DURHAM, N.C. — Careful matchmaking can restore genetic diversity for endangered lemurs in captivity, researchers report.
Ring-tailed lemurs born at the Duke Lemur Center have seen a recent infusion of new genetic material at key genes involved in the immune response, finds a new study.
Thanks to a long-term collaborative breeding program that transfers animals between institutions to preserve genetic diversity, genetic variation at one region was restored to levels seen in the wild.
The findings, published in the journal Ecology and Evolution, are important for the ability of future generations to fight disease.
Baby lemur twins Nemesis and Narcissa were the product of a breeding program developed by the American Association of Zoos and Aquariums to preserve the future genetic health of North America’s captive ring-tailed lemurs. Their mother Sophia was among 62 ring-tailed lemurs recommended for breeding across 20 institutions nationwide in 2016. Photo by David Haring, Duke Lemur Center.
Distant primate cousins with long black-and-white striped tails, ring-tailed lemurs live on the African island of Madagascar and nowhere else except in zoos and other captive facilities.
Some studies suggest that as few as 2,500 ring-tailed lemurs live in the wild today. Habit loss, hunting and the illegal pet trade have reduced their numbers by at least 50 percent in recent decades.
An additional estimated 2,500 ring-tailed lemurs live in zoos around the world, where experts work to maintain their genetic health in captivity.
The researchers studied DNA sequence variation at a region of the major histocompatibility complex, or MHC, a part of the genome that helps the immune system identify disease-causing bacteria, viruses and parasites.
Because different MHC gene variants recognize different types of pathogens, greater MHC diversity means animals are able to fend off a wider array of invaders.
The researchers estimated the number of MHC variants in 121 captive individuals born at the Duke Lemur Center and the Indianapolis and Cincinnati Zoos between 1980 and 2010.
They also compared them with 180 wild individuals from southwestern Madadgascar at the Bezà Mahafaly Special Reserve, where the animals regularly interbreed with lemurs from nearby forests.
Not surprisingly, MHC diversity was lower in captivity than in the wild.
Today’s captive ringtails came from a small group of ancestors that carried only a small fraction of the total genetic variation found in the larger wild population. Since their establishment, gene flow between captive populations and wild lemurs has been restricted.
Overall, the researchers found 20 unique MHC variants in the captive population, fewer than half the number in their wild counterparts.
However, efforts to identify good genetic matches across dozens of institutions have helped to preserve and even improve upon the diversity that is left.
For infants born at the Duke Lemur Center, MHC gene diversity remained low but stable for three decades from 1980 to 2010, then increased significantly from 2010 to 2013, researchers found.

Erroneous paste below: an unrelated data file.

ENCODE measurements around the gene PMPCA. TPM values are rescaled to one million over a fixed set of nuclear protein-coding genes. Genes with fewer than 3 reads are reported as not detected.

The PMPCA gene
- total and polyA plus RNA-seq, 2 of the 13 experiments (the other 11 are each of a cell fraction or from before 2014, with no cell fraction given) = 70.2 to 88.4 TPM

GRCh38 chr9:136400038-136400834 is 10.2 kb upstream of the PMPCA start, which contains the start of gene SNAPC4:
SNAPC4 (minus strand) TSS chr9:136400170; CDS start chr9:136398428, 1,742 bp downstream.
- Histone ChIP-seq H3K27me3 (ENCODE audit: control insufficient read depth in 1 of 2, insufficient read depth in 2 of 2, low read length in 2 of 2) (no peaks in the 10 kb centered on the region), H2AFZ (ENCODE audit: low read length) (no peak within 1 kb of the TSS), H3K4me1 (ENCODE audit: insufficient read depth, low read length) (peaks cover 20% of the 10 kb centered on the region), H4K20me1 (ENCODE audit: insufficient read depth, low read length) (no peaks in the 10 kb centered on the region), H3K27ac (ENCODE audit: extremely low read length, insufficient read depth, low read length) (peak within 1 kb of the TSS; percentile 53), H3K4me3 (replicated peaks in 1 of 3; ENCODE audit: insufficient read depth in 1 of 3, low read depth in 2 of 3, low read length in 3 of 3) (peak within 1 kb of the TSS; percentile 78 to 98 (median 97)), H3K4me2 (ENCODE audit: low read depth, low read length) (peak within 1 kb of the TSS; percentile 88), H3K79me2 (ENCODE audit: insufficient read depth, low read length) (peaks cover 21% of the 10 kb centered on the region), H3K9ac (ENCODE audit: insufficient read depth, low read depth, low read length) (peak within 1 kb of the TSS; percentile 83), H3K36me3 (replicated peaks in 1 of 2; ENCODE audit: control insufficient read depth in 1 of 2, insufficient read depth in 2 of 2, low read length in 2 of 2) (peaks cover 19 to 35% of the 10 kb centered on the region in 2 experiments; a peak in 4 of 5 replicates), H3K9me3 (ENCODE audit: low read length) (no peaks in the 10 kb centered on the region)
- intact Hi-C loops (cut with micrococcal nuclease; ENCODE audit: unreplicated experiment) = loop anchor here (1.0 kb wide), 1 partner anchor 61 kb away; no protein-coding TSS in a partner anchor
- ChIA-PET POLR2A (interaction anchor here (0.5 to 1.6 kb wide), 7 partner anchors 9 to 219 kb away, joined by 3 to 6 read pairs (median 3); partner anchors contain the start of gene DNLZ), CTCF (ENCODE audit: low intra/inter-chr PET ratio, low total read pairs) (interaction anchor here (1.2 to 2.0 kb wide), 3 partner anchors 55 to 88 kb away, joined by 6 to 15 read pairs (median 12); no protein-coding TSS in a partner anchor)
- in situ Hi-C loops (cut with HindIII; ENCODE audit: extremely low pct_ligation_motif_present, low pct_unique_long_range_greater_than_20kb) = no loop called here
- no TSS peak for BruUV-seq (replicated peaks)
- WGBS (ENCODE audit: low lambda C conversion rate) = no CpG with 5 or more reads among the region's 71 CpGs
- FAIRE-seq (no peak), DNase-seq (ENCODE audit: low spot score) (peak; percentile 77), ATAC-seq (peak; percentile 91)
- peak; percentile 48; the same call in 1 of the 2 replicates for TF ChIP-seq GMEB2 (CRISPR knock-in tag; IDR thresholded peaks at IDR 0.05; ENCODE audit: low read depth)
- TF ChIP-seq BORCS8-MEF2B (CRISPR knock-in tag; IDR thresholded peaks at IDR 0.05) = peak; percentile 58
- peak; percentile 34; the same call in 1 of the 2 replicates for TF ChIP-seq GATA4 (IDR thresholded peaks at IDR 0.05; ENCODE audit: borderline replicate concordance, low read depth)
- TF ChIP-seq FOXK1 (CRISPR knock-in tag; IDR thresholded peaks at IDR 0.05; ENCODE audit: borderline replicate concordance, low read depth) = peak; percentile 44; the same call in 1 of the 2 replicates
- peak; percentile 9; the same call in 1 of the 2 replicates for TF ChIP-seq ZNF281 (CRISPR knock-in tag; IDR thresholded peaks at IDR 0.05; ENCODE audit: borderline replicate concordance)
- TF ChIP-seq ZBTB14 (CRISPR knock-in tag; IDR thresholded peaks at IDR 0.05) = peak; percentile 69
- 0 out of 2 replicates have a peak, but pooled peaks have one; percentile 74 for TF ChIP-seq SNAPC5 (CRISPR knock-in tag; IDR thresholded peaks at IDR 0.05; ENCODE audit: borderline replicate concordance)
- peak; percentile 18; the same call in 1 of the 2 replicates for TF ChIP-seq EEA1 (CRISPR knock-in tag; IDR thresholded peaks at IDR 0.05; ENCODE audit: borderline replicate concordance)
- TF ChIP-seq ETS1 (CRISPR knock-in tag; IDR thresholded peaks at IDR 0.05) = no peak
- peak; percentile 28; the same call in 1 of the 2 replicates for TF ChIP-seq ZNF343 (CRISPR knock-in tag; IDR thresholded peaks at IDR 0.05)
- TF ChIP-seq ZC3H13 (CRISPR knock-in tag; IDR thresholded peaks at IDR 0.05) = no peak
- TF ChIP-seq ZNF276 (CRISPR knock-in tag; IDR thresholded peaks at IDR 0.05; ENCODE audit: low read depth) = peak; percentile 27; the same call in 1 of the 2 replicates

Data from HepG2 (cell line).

Genetic contributions from several transplants contributed to the comeback.
An arranged marriage between ring-tailed lemurs at the Duke Lemur Center in North Carolina produced healthy twins Griselda and Hedwig in 2016. The infants are among 40 to 60 ring-tailed lemur infants born in North American zoos and other facilities each year. Photo by David Haring, Duke Lemur Center.
The American Association of Zoos and Aquariums (AZA) tries to maintain a genetically healthy population by moving animals between institutions as potential mates. A team of experts uses computer software to help pick the best pairs for breeding.
Between 1980 and 2013, more than 1,160 ring-tailed lemurs were transferred between 217 institutions in North America alone.
In 2009, a male named Randy was transferred from the Saint Louis Zoo to the Duke Lemur Center for pairing with Sprite, a resident female. Experts also brought a mother-daughter pair, Schroeder and Leisl from the Zoo at Chehaw in Georgia, as potential mates for a resident male named Aracus.
“They saw an immediate improvement in the diversity of the offspring that were born,” said lead author Kathleen Grogan, who conducted the study while working on a doctorate with co-author Christine Drea at Duke University.
Grogan and colleagues are now examining whether MHC gene diversity helps the animals live longer or produce more offspring, as has been shown for other species.
“Not only do these lemurs serve as an assurance against extinction of their Malagasy counterparts, but maintaining as many variations of genes is important for keeping the individual lemurs, as well as the population healthy for any future challenges it may face,” said AZA Species Survival Plan Coordinator Gina Ferrie, a population biologist at Disney’s Animal Kingdom.
Conserving genetic diversity in captive populations over multiple generations is challenging due to their small size and relative isolation, but careful breeding can stem the loss, said Grogan, now a postdoctoral fellow at Pennsylvania State University.
Other authors include Michelle Sauther of the University of Colorado-Boulder and Frank Cuozzo at LaJuma Research Centre in South Africa.
This research was supported by Duke University, the International Primatological Society, Primate Conservation Inc., the University of Colorado-Boulder, the University of North Dakota, the National Science Foundation (BCS 0922465, BCS-1232570, IOS-071900), the Margot Marsh Biodiversity Foundation, the St. Louis Zoo and the American Society of Primatologists.
CITATION: “Genetic Wealth, Population Health: Major Histocompatibility Complex Variation in Captive and Wild Ring-Tailed Lemurs (Lemur Catta),” Kathleen Grogan, Michelle Sauther, Frank Cuozzo and Christine Drea. Ecology and Evolution, Date. DOI: 10.1002/ece3.3317